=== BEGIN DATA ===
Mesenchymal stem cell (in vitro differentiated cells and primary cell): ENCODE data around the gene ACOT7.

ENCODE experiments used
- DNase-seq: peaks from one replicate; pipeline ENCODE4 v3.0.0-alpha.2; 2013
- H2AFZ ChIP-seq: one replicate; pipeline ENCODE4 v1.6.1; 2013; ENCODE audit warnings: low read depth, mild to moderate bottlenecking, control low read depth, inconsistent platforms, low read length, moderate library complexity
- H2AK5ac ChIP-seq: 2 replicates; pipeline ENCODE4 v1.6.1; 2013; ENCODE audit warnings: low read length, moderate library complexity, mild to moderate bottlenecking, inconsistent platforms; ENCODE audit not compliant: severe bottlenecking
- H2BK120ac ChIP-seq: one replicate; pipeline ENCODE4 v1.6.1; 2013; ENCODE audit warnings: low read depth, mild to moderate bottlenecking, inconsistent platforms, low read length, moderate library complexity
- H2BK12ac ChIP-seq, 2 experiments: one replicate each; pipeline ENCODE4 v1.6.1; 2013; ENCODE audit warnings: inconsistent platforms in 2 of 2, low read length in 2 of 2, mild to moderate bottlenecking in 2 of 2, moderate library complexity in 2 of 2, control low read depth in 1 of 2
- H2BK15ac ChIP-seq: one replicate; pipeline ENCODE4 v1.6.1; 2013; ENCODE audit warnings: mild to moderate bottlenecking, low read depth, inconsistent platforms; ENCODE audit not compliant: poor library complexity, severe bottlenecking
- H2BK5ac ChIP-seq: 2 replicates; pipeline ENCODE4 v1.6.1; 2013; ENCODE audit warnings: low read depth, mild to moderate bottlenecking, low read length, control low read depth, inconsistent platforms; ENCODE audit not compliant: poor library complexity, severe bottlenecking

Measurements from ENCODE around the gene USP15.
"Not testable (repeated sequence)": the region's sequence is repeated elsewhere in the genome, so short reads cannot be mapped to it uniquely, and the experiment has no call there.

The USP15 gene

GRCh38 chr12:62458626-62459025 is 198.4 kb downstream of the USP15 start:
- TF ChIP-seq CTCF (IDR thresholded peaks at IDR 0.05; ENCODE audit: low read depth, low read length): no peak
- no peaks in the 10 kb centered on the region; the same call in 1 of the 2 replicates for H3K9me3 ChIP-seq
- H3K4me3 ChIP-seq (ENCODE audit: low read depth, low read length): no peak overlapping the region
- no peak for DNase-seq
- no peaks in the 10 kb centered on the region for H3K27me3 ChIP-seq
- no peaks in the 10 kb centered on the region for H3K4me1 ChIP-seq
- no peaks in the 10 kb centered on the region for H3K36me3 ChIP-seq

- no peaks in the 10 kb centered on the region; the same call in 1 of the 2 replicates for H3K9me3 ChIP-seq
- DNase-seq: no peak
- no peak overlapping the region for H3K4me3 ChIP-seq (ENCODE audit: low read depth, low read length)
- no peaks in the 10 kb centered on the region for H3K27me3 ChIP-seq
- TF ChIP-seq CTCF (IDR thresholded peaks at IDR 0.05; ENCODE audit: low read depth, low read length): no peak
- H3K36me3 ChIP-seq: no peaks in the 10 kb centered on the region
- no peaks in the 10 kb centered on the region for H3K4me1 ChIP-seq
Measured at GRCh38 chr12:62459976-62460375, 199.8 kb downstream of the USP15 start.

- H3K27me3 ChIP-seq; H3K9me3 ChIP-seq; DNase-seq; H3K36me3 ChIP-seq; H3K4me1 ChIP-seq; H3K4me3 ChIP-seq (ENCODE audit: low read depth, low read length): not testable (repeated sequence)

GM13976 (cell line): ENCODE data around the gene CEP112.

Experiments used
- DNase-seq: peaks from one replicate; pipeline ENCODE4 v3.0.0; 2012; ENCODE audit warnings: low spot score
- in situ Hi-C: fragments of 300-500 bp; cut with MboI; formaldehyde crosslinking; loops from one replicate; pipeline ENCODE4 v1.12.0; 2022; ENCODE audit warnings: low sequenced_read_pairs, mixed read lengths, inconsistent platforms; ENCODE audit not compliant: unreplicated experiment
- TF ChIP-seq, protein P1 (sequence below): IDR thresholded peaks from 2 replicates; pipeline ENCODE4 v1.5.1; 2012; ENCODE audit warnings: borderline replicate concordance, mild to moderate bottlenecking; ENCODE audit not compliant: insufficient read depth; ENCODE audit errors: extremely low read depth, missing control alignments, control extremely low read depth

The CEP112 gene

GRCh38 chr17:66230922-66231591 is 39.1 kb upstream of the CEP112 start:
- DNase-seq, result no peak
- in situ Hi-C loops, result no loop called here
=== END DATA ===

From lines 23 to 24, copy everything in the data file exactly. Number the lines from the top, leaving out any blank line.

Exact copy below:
- no peak overlapping the region for H3K4me3 ChIP-seq (ENCODE audit: low read depth, low read length)
- no peaks in the 10 kb centered on the region for H3K27me3 ChIP-seq